Traditionally in India, yoga was taught in the house of a teacher, the guru-kula, and yoga, like all things derived from India, was part of an oral tradition. For this one needed a close relationship with a teacher, a guru, literally speaking a “remover of ignorance” to bring the philosophy alive. Choosing a guru is tricky business, because there are many people who can speak charismatically, but far less who can live their philosophy. For many years I used to pray to meet my guru. I would read texts by famous gurus and adapt their suggested practices, visit ashrams, keep their photographs. When I at last decided to look for formalized yoga classes, I chose an ashram created by Swami Vishnu Devananda, which was the first yoga asana training I could find that honored lineage on their promotional materials, that didn’t mention even the names of the current instructors but just used promotional pictures of their gurus. I knew that this would be a classical program and would be an honored lineage which taught the essence of yoga purely, with less of the ego and Hollywood affect that is so prevalent in the American yoga communities.
Within that organization, I was lucky enough to learn from a teacher who knew more than the system laid out in the teacher training. He lived with the original creator of these ashrams, Swami Vishnu-Devananda, from the time he was a young boy and therefore held many useful stories of his master and strong, light-hearted personality. My yoga teacher is most notably efficient. He had been tested time and time again by his teacher, physically, emotionally, mentally, and spiritually. He manages all aspects of the ashrams where he lives, from teaching asanas and pranayama to organizing staff and maintaining the physical grounds. He sees everything about the dynamics between people within the ashram and acts and speaks every word with total awareness of impact. He has been involved in my life like a teacher and like family in the intimate moments of my life. I have not always agreed with him, but I have gained incredible strength in his presence. While he is clearly there just to show me my own strength and capability, like a mirror, I would never have chosen to challenge myself to the degree that he has if left to my own devices. And yet with him, I challenge myself readily and joyfully. Sometimes I do not need to talk with him; I just observe the way he runs the ashram and I am uplifted to do anything alongside him, from laying bricks, to cutting the grass. He gives all credit to his teacher, Swami Vishnu-Devananda. His teacher gave all credit to his teacher, Swami Sivananda, and so on. And in this way, the lineage remains pure, about the teaching more than the current teacher.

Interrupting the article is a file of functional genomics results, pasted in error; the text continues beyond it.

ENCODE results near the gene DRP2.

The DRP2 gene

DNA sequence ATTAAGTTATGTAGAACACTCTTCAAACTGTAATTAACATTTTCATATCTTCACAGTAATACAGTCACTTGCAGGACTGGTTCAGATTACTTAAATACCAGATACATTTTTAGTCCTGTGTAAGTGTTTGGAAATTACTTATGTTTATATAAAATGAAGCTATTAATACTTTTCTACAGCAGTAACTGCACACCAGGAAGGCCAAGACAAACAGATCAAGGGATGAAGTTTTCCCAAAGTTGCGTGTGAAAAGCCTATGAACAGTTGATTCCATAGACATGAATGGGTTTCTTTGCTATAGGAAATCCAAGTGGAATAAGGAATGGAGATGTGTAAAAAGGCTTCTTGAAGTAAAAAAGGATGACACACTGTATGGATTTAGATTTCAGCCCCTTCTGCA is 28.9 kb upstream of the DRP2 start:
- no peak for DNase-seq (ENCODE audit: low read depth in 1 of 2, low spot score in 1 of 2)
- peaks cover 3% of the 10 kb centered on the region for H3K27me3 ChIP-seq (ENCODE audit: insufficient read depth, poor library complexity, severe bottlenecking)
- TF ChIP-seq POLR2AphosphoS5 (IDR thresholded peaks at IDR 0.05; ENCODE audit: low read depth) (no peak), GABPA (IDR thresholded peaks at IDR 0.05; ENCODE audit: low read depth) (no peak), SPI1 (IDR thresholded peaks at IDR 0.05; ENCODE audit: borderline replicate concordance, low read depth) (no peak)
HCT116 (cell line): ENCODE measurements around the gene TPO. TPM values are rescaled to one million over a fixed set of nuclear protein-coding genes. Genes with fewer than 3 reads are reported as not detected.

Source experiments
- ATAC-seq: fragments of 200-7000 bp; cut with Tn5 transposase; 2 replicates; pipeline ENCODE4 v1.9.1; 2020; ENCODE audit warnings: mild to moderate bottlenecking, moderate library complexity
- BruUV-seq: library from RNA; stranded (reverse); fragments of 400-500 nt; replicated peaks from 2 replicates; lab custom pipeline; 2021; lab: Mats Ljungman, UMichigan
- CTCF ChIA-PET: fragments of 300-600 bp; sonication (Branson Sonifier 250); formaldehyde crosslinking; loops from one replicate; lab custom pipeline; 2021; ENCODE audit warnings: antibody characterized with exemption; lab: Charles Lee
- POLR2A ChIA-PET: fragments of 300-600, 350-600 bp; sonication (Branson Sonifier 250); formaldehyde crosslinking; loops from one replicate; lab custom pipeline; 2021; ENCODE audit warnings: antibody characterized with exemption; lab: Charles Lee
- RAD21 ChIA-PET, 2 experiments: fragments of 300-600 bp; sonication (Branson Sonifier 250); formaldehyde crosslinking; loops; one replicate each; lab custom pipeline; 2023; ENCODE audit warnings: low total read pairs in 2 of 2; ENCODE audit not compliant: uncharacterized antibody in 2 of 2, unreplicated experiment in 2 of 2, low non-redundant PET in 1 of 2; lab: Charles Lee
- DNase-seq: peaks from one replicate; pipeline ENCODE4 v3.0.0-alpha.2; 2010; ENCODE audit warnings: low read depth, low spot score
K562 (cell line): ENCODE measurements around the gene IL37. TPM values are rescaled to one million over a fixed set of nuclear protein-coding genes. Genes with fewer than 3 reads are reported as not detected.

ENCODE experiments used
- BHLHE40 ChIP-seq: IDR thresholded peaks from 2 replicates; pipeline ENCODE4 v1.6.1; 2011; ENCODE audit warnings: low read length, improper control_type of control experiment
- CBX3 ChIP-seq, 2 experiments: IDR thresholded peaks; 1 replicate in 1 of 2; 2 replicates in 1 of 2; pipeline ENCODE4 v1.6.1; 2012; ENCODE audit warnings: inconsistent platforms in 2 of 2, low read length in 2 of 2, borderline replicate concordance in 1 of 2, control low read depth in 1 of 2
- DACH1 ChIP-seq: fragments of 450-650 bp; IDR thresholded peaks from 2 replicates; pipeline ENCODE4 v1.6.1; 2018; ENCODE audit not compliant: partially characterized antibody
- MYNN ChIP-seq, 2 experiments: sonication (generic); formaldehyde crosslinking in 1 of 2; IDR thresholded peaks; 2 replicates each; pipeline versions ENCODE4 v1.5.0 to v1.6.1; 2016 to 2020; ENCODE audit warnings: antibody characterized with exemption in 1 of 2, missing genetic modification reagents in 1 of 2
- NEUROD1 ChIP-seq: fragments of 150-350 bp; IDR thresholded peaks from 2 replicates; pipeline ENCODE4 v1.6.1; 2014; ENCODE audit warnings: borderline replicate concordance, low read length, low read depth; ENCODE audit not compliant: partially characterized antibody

I also met again my singing teacher, Hasu Patel, in the Sivananda ashram. I had known her since college and fallen out of touch for a few years, but then coincidentally or not so coincidentally found her again in the same organization. She is like a mother to me, teaching me everything from music to how to organize my kitchen, eat enough protein as a vegetarian, accounting, language, traditional customs, devotion, and mostly how to persevere through any challenge. She has been alongside me during the most trying moments of my life like a protector and a guide. These two teachers are like my mother and father, both challenging, loving, and to whom I am greatly indebted, though they would never say so.
Many people think that a yoga teacher is an advanced stretching teacher. With enough knowledge of anatomy and physiology and some basic intellectual understanding of a few philosophical texts or ideas, one can teach. And truthfully this may suffice as perfectly healing for many people, but I have always sought more. Yoga is beyond the body and beyond the intellect. One can not know the Self by simply reading books or twisting the body. Seek a guru who is loving but will also not allow you to become lazy in your devotion, determination, and practices and one who is not self-proclaiming but gives credit to his or her own teachers.The depth of a guru-student relationship is magical and makes the philosophy real and the peace deeply rooted and everlasting. I find it indescribable and yet as an aspirant and teacher, these relationships have provided the very ground beneath my feet, a foundation upon which I can grow and a place where I can always return.
Om Bolo Sat Guru Swami Sivananda Maharaja-ki Jai!